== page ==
Former prime minister Ehud Olmert went on the offensive on Thursday – his second day of testimony at his Jerusalem District Court trial on a series of corruption charges – hurling severe criticism at State Attorney Moshe Lador, State Comptroller Micha Lindenstrauss, and rival politicians.
He painted a harsh picture of a concerted attack against him from the moment he became prime minister in 2006, intimated that the newspaper Yisrael Hayom had been established to bring down his government, and claimed he could have made dramatic diplomatic headway with Syria and the Palestinians had he not been forced from office over the corruption allegations – all of which he insisted were false.
Olmert takes to the stand in ongoing corruption trial
Olmert: I am fighting for my life
If Olmert’s first day on the stand on Tuesday could be characterized as a pleasurable stroll down memory lane, with Olmert telling his life story and recounting anecdotes from his early political life, Thursday’s testimony saw him on the warpath.
Olmert described how he faced attacks against him from the start of his term as prime minister.
“I entered the post on January 4 [as acting prime minister] and 10 days later the campaign started,” he said, referring to the allegations concerning illegalities relating to his apartment in Jerusalem.
“The state comptroller was asked to investigate the sale and announced that he would. This of course immediately made the headlines, as if there was nothing more important going on in the world, or on our national agenda.”
Olmert said that when the state comptroller issued a report on the sale in 2006, he found no wrongdoing.
He criticized Lindenstrauss for the many investigations he opened against him and the announcements of those investigations to the media.
“I don’t recall the state comptroller publishing five or six reports a year against one person, no matter which position he filled,” the former prime minister said.
Olmert said Lindenstrauss was wrong to make public announcements about his intentions to investigate him.
“I served in public positions for 30 years. I don’t remember that the state comptroller would announce ahead of time that he would launch a probe into every slightest trifle. The very announcement turns it into an affair,” he said.
Olmert also described a relentless attack against him by Lador, saying “the prosecution portrayed me as a serial criminal, even though there was no evidence against me.”
He said Lador was convinced of his guilt and sought to present him as a felon even before the investigation was complete. He told of how Lador had asked that Olmert sit in the defendant’s dock during the preliminary testimony of New York businessman Moshe Talansky, from whom Olmert is accused of receiving bribes – a request that the judges denied.
Olmert said Lador crossed a line when he said before Talansky’s hearing that Talansky needed to give early testimony because he feared his life was at risk.
“There is something that I can’t let go of and I won’t be able to until I receive clarification: I have to know how it could be that the state attorney can come to the court and say that someone feared for his life. Who is he afraid of? The prime minister?” Olmert asked.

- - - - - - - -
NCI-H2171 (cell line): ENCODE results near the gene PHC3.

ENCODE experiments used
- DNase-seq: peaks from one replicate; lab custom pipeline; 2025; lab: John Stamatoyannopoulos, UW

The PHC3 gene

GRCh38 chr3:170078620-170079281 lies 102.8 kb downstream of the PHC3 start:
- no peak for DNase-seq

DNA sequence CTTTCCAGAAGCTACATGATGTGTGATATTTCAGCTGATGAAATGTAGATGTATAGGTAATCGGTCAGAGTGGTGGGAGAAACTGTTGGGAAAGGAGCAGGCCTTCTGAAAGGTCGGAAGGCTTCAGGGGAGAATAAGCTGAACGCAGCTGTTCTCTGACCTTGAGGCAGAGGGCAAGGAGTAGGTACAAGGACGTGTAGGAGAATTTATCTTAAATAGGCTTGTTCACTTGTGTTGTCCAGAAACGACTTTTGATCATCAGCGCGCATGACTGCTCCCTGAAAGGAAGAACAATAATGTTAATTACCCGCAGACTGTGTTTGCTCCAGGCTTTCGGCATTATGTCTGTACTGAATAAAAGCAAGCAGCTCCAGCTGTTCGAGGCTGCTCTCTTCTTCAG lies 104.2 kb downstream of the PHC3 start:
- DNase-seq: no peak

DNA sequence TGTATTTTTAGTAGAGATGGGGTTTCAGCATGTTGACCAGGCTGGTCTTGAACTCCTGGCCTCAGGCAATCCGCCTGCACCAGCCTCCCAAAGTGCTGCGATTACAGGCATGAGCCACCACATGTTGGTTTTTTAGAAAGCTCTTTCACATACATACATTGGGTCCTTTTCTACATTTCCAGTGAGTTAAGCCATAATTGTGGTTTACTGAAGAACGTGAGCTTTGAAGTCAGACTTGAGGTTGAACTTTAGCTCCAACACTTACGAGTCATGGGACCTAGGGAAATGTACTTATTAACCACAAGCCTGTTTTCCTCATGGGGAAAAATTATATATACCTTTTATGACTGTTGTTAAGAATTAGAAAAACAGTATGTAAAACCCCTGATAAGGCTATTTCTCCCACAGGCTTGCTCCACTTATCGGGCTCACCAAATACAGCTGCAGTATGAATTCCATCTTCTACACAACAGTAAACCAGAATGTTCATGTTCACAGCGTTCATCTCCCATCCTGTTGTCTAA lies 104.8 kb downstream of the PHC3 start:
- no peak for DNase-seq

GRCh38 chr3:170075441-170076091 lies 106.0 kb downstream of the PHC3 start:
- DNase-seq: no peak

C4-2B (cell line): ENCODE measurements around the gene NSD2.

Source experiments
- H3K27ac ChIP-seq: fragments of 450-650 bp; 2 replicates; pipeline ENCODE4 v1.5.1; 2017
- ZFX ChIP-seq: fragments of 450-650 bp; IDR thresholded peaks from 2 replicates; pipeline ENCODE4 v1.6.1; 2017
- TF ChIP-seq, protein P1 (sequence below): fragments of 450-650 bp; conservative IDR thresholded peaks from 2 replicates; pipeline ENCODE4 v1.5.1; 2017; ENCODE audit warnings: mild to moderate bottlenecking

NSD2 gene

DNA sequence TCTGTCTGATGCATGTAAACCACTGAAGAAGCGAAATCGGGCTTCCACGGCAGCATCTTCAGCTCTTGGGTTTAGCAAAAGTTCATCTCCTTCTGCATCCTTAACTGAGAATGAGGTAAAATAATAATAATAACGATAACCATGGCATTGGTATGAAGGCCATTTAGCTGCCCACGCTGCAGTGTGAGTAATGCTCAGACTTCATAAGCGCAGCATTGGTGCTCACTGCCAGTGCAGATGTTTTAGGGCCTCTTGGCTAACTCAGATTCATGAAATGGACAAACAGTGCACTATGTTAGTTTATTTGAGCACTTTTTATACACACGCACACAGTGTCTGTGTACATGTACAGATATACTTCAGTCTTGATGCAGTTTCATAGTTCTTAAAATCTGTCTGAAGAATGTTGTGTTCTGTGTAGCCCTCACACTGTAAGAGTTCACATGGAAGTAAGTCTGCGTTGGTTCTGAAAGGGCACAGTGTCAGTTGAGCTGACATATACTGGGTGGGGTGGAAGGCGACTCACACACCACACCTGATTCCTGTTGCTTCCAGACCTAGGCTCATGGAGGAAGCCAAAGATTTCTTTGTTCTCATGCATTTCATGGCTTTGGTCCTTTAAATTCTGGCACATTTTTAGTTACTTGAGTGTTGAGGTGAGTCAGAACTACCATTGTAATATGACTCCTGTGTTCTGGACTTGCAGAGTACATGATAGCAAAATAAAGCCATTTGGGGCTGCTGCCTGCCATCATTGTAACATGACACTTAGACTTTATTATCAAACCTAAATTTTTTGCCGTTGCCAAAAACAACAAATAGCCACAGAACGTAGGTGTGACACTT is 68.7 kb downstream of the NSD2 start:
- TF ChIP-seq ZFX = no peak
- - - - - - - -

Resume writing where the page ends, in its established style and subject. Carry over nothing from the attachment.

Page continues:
He adamantly denied ever receiving bribes from Talansky.
“I did not accept a bribe from Talansky. I did not hide a bribe with [former law partner] Uri Messer. I said it to the investigators, and I’ll say it today,” Olmert stated, yelling and banging on a table.
The former prime minister also came out against the police, complaining of continuous leaks about his investigations that made their way to the media.
When asked if he believed that someone was behind all the probes opened against him, Olmert said he didn’t know, but that someone had founded a newspaper in Israel in order to topple his government. This was apparently a reference to Sheldon Adelson’s pro-Binyamin Netanyahu Yisrael Hayom newspaper.
Throughout his testimony, Olmert recounted experiences from the time of his premiership (2006-2009) and before it. He spoke about his decision to leave the Likud and, together with Ariel Sharon, to form the Kadima Party; about the moment he heard about Sharon’s stroke; his entrance into the role of prime minister; and decisions that he made while in the post.
Olmert said that if it wasn’t for the investigations that had forced him out of office, things would have been different on the diplomatic front. He said that before the police recommended he be charged, Israel was on the verge of entering direct negotiations with Syria, and that only four days before his resignation he had offered Palestinian Authority President Mahmoud Abbas an offer for a final peace.
“We were on the verge of holding a joint press conference with Turkey announcing the start of direct negotiations with Syria that, had they taken place, could have been completed rapidly,” Olmert added.
He also discussed the capture of soldier Gilad Schalit during his tenure as prime minister, calling it a “traumatic event,” and saying that it accompanied him daily.
The government “did things that we can’t talk about” to try to free Schalit, he said.
Olmert’s lawyer Navot Tel- Zur summed up the day’s testimony, saying “We
were all shocked by the picture we were presented today by the former
prime minister’s testimony.
“Olmert was not given even an hour’s grace as prime minister. The height
was the Talansky affair, which was made public despite a gag order and
put the whole country into disarray.
There was a feeling of a witch-hunt and a fixed game, where he had no
chance before the police and the prosecution. The testimony should raise
alarms in the law enforcement authorities,” Tel-Zur said.
Olmert’s testimony is scheduled to take place over an entire month, in full-day hearings twice a week.